The purpose of this Article is to analyze the historical development of Washington's alien land law from the birth of the territory in 1853 to the drafting of the state constitution in 1889. Because alien land law necessarily involves relationships among people, this Article focuses not only on historical legal sources such as statutes, constitutional material, and judicial opinions, but also on the underlying social forces that compelled change in the law. This Article consists of three sections, the first of which is a brief discussion of the common-law roots of alien land disability in feudal England and its subsequent application and transformation in colonial and post-Revolutionary War America. The second section traces the origins of Washington Territory's first alien land statute and considers the factors responsible for the pre-statehood evolution of that law. The third section explores the drafting of the state's constitutional provision that restricted the landowning rights of aliens. The Article concludes by summarizing the main themes of the historical development of Washington's alien land law.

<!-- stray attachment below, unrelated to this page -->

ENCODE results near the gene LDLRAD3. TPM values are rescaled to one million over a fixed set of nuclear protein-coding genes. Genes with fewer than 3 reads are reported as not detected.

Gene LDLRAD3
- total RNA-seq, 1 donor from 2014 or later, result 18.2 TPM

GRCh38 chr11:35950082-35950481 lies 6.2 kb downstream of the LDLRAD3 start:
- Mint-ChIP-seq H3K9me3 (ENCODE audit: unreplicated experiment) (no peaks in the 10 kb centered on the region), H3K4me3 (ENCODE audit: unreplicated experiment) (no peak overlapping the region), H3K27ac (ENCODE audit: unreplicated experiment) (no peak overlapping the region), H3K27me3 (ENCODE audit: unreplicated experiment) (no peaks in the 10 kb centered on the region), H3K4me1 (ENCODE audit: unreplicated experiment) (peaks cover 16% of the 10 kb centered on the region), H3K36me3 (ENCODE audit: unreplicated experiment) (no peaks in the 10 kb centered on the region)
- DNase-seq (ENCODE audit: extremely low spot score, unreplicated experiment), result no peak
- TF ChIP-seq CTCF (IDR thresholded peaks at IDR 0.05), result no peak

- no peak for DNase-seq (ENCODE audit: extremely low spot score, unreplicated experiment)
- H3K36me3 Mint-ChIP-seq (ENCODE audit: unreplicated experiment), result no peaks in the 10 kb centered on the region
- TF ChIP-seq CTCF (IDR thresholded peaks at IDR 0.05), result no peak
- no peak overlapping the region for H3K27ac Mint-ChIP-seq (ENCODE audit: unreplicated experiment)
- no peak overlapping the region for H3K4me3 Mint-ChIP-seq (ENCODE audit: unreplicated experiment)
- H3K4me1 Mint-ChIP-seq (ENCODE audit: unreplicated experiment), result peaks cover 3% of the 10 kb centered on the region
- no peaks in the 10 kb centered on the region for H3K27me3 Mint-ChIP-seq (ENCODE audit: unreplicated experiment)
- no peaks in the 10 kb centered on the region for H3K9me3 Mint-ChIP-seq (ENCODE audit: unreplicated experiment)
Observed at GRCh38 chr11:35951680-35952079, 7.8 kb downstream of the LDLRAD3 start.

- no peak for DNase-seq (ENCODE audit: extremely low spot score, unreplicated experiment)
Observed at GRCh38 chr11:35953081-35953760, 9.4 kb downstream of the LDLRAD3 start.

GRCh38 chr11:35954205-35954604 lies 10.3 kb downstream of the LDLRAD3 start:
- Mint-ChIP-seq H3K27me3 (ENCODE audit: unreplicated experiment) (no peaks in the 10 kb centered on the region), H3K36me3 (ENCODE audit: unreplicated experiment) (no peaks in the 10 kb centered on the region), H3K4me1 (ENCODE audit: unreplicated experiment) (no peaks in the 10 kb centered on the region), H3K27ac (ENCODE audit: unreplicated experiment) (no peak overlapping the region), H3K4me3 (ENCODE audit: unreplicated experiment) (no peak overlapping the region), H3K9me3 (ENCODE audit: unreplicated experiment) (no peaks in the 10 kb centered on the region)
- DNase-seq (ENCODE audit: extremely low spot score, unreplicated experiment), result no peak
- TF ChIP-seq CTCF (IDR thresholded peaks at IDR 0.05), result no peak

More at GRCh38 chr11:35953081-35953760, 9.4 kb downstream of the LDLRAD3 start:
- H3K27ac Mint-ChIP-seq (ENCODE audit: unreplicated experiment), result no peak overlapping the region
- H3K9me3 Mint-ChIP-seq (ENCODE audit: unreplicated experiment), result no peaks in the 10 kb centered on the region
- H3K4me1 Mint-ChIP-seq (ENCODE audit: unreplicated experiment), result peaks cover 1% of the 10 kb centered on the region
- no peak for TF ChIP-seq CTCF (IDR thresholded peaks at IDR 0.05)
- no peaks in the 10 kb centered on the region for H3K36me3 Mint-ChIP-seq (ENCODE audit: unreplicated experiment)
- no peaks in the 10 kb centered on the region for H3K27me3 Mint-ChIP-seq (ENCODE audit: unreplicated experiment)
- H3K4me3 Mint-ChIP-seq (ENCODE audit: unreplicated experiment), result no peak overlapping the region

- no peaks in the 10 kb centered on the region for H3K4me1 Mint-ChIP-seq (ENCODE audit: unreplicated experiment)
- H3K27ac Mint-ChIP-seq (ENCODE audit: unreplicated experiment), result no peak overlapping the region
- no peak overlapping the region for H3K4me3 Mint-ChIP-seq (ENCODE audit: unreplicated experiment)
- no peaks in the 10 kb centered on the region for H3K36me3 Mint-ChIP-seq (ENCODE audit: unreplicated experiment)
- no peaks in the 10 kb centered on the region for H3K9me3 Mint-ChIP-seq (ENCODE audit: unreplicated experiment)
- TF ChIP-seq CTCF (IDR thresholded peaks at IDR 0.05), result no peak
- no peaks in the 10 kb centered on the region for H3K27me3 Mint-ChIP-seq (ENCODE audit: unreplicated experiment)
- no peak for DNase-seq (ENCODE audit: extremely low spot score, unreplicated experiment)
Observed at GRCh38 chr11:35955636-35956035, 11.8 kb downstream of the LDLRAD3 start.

Mark L. Lazarus III, An Historical Analysis of Alien Land Law: Washington Territory and State 1853-1889, 12 SEATTLE U. L. REV. 197 (1989).